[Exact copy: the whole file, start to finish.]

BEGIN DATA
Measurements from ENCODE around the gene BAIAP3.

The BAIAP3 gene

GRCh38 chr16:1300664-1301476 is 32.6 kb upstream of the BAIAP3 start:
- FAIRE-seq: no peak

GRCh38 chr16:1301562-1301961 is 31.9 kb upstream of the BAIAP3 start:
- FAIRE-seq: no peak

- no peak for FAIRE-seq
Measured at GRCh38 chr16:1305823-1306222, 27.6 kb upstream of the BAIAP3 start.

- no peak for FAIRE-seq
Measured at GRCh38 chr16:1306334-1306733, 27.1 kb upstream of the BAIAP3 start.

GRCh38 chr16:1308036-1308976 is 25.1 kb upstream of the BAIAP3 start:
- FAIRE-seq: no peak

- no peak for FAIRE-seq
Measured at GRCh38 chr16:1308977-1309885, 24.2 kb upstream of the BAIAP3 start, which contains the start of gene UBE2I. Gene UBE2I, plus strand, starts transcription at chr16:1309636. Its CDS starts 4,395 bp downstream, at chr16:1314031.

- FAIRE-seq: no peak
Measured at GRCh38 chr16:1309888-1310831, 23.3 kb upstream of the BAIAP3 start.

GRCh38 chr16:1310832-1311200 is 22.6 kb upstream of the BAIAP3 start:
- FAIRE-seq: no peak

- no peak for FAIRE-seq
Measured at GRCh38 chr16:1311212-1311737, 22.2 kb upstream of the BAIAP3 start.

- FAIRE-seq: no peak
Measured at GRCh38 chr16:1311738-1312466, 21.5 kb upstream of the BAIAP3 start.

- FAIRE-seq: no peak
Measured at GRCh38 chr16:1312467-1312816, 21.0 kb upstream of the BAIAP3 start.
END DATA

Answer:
Measurements from ENCODE around the gene BAIAP3.

The BAIAP3 gene

GRCh38 chr16:1300664-1301476 is 32.6 kb upstream of the BAIAP3 start:
- FAIRE-seq: no peak

GRCh38 chr16:1301562-1301961 is 31.9 kb upstream of the BAIAP3 start:
- FAIRE-seq: no peak

- no peak for FAIRE-seq
Measured at GRCh38 chr16:1305823-1306222, 27.6 kb upstream of the BAIAP3 start.

- no peak for FAIRE-seq
Measured at GRCh38 chr16:1306334-1306733, 27.1 kb upstream of the BAIAP3 start.

GRCh38 chr16:1308036-1308976 is 25.1 kb upstream of the BAIAP3 start:
- FAIRE-seq: no peak

- no peak for FAIRE-seq
Measured at GRCh38 chr16:1308977-1309885, 24.2 kb upstream of the BAIAP3 start, which contains the start of gene UBE2I. Gene UBE2I, plus strand, starts transcription at chr16:1309636. Its CDS starts 4,395 bp downstream, at chr16:1314031.

- FAIRE-seq: no peak
Measured at GRCh38 chr16:1309888-1310831, 23.3 kb upstream of the BAIAP3 start.

GRCh38 chr16:1310832-1311200 is 22.6 kb upstream of the BAIAP3 start:
- FAIRE-seq: no peak

- no peak for FAIRE-seq
Measured at GRCh38 chr16:1311212-1311737, 22.2 kb upstream of the BAIAP3 start.

- FAIRE-seq: no peak
Measured at GRCh38 chr16:1311738-1312466, 21.5 kb upstream of the BAIAP3 start.

- FAIRE-seq: no peak
Measured at GRCh38 chr16:1312467-1312816, 21.0 kb upstream of the BAIAP3 start.